In a previous article, I wrote about how both men and women prefer those who display neotenous (i.e., baby-like) features over adult features and rate those who exhibit them as more attractive.1 So what happens when toymakers manipulate these baby-like features to give off a sexualized vibe? Enter, the Bratz dolls.
Bratz, owned by MGA Entertainment, is a line of dolls that is very popular with today’s children. Bratz have seen a great deal of controversy in their time on the market, as they are often scantily clad and heavily made up.
The American Psychological Association (APA) formed the Task Force on the Sexualization of Girls in response to public concern over the growing problem of sexualization of children and adolescent females. Researchers have found that it is often females upon which sexuality is imposed, especially in the media.2,5 Not surprisingly, the taskforce has made mention of the Bratz dolls, noting their “sexualized clothing such as miniskirts, fishnet stockings, and feather boas.” This task force stated in their annual report2 that there are negative consequences for both girls, and society as a whole, as a result of the sexualization of females. They differentiate sexualization from healthy sexuality, which focuses on an understanding of the body and having the knowledge to express sexuality in a way that enriches one’s life.4 Sexualization involves any of the following four components:
- a person’s value comes from his/her sexual appearance or behavior;
- the person is objectified;
- physical attractiveness is associated with being sexy;
- and/or sexuality is imposed upon the person.2
The APA summary notes that presenting females in a highly sexualized manner likely affects both females and males. Girls may engage in self-objectification,3,5 whereby they treat their own bodies as the subjects of others’ desires. Males may start to objectify and harass girls in order to make girls conform to the hypersexualized ideal portrayed in the media. This harassment will likely continue even after the girls have conformed to this standard, as it does not portray girls as people to be valued. Studies show that sexualization can negatively impact females in terms of their cognitive, physical and mental functioning, as well as their sexuality, attitudes and beliefs. The task force notes that although most studies have focused on adolescents and adults, these findings likely generalize to younger populations.2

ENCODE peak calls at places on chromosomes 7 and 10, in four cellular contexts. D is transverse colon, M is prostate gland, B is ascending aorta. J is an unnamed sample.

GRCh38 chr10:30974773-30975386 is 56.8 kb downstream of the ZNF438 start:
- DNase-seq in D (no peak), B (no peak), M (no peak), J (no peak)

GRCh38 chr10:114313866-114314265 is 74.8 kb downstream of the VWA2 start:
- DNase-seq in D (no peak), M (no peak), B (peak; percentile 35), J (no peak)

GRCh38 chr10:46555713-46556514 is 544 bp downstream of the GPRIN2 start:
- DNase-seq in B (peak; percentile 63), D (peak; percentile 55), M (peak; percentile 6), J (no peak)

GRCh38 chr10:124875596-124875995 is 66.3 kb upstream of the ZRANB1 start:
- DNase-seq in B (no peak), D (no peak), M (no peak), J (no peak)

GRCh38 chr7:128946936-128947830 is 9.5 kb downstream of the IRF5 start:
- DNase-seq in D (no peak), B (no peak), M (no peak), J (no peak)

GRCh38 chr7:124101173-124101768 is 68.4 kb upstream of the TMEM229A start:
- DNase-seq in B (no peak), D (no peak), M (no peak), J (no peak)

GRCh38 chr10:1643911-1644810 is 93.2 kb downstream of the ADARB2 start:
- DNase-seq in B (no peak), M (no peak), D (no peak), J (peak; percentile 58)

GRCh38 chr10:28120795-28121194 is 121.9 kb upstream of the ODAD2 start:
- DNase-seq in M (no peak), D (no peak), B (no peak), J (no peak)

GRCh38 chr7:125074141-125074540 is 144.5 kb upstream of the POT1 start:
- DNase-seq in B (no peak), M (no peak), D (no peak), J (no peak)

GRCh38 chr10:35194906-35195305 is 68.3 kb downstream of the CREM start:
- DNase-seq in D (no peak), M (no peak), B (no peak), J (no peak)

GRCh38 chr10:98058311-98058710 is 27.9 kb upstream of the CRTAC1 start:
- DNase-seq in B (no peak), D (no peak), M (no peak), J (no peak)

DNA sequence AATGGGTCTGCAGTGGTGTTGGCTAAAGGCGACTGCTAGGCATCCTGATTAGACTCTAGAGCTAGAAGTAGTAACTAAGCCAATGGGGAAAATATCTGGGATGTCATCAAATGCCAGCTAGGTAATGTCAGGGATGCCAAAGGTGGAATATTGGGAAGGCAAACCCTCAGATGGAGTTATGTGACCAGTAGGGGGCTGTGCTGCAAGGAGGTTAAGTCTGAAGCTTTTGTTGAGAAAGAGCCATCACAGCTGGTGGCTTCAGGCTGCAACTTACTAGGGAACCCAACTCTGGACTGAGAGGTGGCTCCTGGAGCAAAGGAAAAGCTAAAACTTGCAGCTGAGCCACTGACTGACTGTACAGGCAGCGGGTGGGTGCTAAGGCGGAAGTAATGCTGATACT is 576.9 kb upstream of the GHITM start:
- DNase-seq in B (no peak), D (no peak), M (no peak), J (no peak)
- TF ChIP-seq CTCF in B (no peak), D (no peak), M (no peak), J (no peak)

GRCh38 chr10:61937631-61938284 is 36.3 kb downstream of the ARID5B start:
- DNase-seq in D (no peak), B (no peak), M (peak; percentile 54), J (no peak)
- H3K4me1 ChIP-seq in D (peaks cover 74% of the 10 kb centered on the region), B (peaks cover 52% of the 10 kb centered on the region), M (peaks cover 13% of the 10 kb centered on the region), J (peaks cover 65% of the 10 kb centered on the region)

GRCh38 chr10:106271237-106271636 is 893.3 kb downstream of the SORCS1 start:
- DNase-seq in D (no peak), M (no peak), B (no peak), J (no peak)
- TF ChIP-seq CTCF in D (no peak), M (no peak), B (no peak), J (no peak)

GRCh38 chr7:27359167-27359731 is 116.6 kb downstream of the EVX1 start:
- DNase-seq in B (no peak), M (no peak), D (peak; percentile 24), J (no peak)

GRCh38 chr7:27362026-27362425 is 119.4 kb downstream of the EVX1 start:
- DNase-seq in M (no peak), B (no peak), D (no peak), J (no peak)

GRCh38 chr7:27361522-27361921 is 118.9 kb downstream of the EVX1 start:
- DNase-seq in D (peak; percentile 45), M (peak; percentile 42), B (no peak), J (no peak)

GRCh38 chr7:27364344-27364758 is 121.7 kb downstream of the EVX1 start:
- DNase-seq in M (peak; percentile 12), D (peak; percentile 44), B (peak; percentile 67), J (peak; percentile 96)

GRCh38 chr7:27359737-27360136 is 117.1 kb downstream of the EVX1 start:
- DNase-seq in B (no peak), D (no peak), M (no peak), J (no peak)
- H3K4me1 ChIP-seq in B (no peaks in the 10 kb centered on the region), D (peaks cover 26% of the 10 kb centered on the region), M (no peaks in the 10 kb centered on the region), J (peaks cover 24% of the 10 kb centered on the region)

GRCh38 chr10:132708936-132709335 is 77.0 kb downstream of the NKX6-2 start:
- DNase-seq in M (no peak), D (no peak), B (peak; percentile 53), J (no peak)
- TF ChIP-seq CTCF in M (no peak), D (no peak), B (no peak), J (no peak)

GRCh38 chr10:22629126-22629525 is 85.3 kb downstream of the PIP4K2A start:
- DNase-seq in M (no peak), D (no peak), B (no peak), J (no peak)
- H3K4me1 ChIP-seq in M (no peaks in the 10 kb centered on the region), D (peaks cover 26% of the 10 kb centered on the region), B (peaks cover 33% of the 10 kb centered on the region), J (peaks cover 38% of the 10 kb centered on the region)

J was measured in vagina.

Science communicator and artist Sonia Singh may have one approach to combatting this problem. After purchasing several Bratz dolls from flea markets and local shops, she set out to give them a “make under” to restore their natural beauty. She created Tree Change Dolls,6 natural looking dolls which mirror the girls who play with them. In a matter of weeks, her videos went viral and she now has a huge social media following.
Her husband notes that other dolls, such as Bratz, alter their appearance for the benefit of other people, “….whereas Sonia’s dolls are doing it for themselves.”7 To follow the dolls’ transformations and to get inspiration to create your own, see the Tree Change Dolls website. Perhaps with people like Sonia presenting more realistic versions of girls, we are moving a step in the right direction.
If you’d like to learn more about our book, please click here (or download it here). Interested in learning more about relationships? Click here for other topics on Science of Relationships. Like us on Facebook or follow us on Twitter to get our articles delivered directly to your NewsFeed.
1Cunningham, M. R. (1986). Measuring the physical in physical attractiveness: Quasi-experiments on the sociobiology of female facial beauty. Journal of Personality and Social Psychology, 50(5), 925-935. doi:10.1037/0022-35184.108.40.2065
2American Psychological Association. (2007). Report of the APA Task Force on the Sexualization of Girls. American Psychological Association. Retrieved from http://www.apa.org/pi/women/programs/girls/report-summary.pdf
3Fredrickson, B. L., & Roberts, T. A. (1997). Objectification theory: Toward understanding women’s lived experience and mental health risks. Psychology of Women Quarterly, 21, 173-206
4National Sexual Violence Resource Center. (2015). What is healthy sexuality and consent? Retrieved from http://www.nsvrc.org/sites/default/files/saam_2015_what-is-healthy-sexuality-and-consent.pdf
5O’Donohue, W., Gold, S. R., & McKay, J. S. (1997). Children as sexual objects: Historical and gender trends in magazines. Sexual Abuse: Journal of Research& Treatment, 9, 291-301.
6Tree Change Dolls®. (n.d.). Retrieved from http://treechangedolls.tumblr.com/
Dr. Marisa Cohen
Marisa, along with a colleague at St. Francis College, founded the Self-Awareness and Bonding Lab (SABL) in Fall 2014. Research has focused on the development of relationships throughout the life span, including factors influencing mate choice and peoples’ perceptions of what makes relationships survive and thrive. Her specific focus is on how various relationship configurations impact the satisfaction derived from them.